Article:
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Current Antibodies News and Events

Current Antibodies News and Events, Antibodies News Articles.
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New biomarker-guided strategy has potential for liver cancer treatment
A study at The University of Texas MD Anderson Cancer Center discovered a cellular pathway tied to cancer that may be beneficial in reducing side effects and extending duration of immunotherapy in some patients with hepatocellular carcinoma, the most common form of liver cancer. (2019-07-15)
Tightening the tumor-targeting abilities of checkpoint blockade immunotherapy
Seeking to improve upon existing checkpoint inhibitor therapies, scientists have developed a common checkpoint inhibitor (anti-PD-L1) in a nanoparticle formulation, which were activated specifically at tumor sites in mouse models of cancer. (2019-07-12)
Anaphylactic shock: IgG antibodies and neutrophils play an unexpected role
Teams from the Institut Pasteur, Inserm, the Paris Public Hospital Network (AP-HP), the CNRS, Paris-Sud University and Sorbonne University have successfully identified a new pathological mechanism responsible for the unexplained cases of anaphylactic shock, involving neutrophils activated by antibodies of the IgG class. (2019-07-10)
Old protein, new tricks: UMD connects a protein to antibody immunity for the first time
How can a protein be a major contributor in the development of birth defects, and also hold the potential to provide symptom relief from autoimmune diseases like lupus? (2019-07-09)
It's not an antibody, it's a frankenbody: A new tool for live-cell imaging
Researchers from Colorado State University and the Tokyo Institute of Technology have added a new tool to the arsenal of antibody-based probes, but with a powerful distinction: Their genetically encoded probe works in living cells. (2019-07-03)
Researchers at IDIBELL-ICO describe a new resistance mechanism
Researchers at the Bellvitge Biomedical Research Institute (IDIBELL) and the ProCure Program of the Catalan Institute of Oncology (ICO) published today at Cancer Research a study describing a new mechanism in cancer that turns cells into malignant cells and contradicts what had been published so far about drug resistance that prevent the formation of blood vessels (anti-angiogenics). (2019-07-02)
An improved vaccine for bacterial meningitis and bloodstream infections
Researchers have now developed a new vaccine, a native outer membrane vesicle (NOMV) vaccine, for meningitis and bloodstream infections caused by 'meningococcal group B' bacteria. (2019-06-28)
Immunological discovery opens new possibilities for using antibodies
Researchers from the University of Turku have discovered a new route that transports subcutaneously administered antibodies into lymph nodes in just a few seconds. (2019-06-26)
New therapy promotes vascular repair following stroke
Following a stroke, antibodies that inhibit the signaling molecule Nogo-A can help repair blood vessels in the affected brain regions. (2019-06-24)
Using graphene and tiny droplets to detect stomach-cancer causing bacteria
A Japan-based research team led by Osaka University used graphene and microfluidics to identify stomach-cancer causing bacteria by detecting chemical reactions of the bacteria at the surface of the biosensor. (2019-06-20)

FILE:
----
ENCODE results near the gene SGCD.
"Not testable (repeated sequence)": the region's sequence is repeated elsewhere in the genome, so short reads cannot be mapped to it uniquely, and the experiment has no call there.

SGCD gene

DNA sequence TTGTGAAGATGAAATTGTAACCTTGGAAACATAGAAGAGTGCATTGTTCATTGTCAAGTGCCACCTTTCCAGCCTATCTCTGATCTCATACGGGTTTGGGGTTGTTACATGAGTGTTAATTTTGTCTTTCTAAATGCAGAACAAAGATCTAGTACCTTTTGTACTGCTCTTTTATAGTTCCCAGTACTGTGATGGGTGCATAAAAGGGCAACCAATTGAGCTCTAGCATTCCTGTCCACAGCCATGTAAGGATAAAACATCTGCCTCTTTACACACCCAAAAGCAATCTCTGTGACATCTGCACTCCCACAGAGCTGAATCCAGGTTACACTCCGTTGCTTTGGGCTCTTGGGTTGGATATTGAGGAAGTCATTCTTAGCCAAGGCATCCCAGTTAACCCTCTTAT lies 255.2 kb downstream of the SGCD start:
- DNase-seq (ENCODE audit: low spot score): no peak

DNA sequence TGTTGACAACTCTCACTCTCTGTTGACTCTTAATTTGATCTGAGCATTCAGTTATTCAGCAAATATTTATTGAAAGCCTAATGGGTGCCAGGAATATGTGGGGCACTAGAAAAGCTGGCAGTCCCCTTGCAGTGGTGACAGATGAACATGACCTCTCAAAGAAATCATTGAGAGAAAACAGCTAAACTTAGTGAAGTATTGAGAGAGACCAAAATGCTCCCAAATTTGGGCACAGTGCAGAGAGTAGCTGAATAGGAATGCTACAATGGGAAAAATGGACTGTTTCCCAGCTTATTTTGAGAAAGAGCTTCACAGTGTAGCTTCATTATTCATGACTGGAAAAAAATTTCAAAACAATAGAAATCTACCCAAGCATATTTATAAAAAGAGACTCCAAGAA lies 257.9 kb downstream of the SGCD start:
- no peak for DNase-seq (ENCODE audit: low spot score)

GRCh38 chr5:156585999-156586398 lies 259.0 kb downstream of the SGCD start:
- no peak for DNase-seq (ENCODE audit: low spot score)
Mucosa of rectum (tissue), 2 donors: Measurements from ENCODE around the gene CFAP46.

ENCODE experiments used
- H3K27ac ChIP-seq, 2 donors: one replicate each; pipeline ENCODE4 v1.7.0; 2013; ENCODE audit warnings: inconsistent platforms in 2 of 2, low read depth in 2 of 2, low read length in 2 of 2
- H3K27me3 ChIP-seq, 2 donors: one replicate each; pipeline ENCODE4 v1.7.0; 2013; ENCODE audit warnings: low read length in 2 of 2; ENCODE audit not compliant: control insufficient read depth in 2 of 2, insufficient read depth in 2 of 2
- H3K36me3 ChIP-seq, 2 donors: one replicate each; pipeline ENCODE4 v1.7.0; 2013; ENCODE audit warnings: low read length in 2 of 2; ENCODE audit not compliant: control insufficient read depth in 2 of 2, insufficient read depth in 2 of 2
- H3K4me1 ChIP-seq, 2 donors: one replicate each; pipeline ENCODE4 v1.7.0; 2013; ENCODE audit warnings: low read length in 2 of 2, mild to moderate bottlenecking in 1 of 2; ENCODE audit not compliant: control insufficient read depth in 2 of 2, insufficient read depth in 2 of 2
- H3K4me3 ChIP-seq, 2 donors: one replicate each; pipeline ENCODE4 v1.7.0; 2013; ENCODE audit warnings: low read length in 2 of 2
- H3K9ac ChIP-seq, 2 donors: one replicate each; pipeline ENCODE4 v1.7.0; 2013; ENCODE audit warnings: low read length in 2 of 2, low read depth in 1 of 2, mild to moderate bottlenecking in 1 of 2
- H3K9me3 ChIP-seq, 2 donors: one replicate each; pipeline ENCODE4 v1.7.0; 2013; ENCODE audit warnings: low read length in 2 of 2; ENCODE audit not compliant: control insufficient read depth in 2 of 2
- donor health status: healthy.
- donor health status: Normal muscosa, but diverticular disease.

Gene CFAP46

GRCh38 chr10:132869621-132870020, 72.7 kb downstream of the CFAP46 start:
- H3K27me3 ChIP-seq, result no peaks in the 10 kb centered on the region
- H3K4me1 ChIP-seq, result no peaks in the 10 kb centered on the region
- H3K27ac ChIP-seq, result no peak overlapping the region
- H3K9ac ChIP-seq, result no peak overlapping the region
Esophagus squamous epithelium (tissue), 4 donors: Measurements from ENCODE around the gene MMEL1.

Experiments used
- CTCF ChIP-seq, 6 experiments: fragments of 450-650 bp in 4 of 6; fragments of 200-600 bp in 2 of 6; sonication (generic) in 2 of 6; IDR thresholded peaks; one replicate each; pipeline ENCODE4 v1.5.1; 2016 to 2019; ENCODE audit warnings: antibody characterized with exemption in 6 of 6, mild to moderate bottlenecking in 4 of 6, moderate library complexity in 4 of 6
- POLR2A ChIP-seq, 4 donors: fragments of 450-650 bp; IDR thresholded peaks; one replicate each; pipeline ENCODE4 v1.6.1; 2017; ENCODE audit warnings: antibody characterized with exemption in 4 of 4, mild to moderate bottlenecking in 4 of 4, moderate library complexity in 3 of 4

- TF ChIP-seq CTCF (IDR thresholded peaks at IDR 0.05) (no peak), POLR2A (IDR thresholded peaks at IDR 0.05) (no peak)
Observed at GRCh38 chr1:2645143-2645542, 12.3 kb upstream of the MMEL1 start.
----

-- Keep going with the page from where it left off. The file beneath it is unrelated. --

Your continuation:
Sugars that coat proteins are a possible drug target for pancreatitis
CA19-9 is a complex sugar structure that coats proteins. Elevated levels of CA19-9 was found to cause inflammation in the pancreas in mice and promote rapid progression to pancreatic cancer. (2019-06-20)
PCSK9 inhibitors: Specific studies are mandatory to prove efficacy and safety in CKD
High cardiovascular morbidity and mortality remains a persisting problem in patients with CKDPCSK9 inhibition represents a novel and successful treatment approach to reduce LDL-C in patients with normal to moderately impaired kidney function. (2019-06-13)
Rheumatoid arthritic pain could be caused by antibodies
Antibodies that exist in the joints before the onset of rheumatoid arthritis can cause pain even in the absence of arthritis, researchers from Karolinska Institutet in Sweden report. (2019-06-13)
New insight could improve maternal vaccines that also protect newborns
Duke researchers describe a previously unidentified route for antibodies to be transferred from the mother to the fetus, illuminating a potential way to capitalize on this process to control when and how certain antibodies are shared. (2019-06-13)
Identification of protective antibodies may be key to effective malaria vaccine
Researchers from the University of Oxford, along with partners from five institutions around the world, have identified the human antibodies that prevent the malaria parasite from entering blood cells, which may be key to creating a highly effective malaria vaccination. (2019-06-13)
Breaking the code: How is a mother's immunity transferred to her baby?
A study based at the Ragon Institute of MGH, MIT and Harvard has determined how a pregnant woman's vaccine-induced immunity is transferred to her child, which has implications for the development of more effective maternal vaccines. (2019-06-13)
Norovirus structures could help develop treatments for food poisoning
Researchers at CSHL used cryo-EM and computational tools to reconstruct the shell structures of four different strains of human noroviruses. (2019-06-12)
Promising treatment option for Complex Regional Pain Syndrome
A study, published today in PNAS, has found a potential treatment for patients with Complex Regional Pain Syndrome (CRPS). (2019-06-11)
Antibodies against HPV16 can develop up to 40 years before throat cancer is diagnosed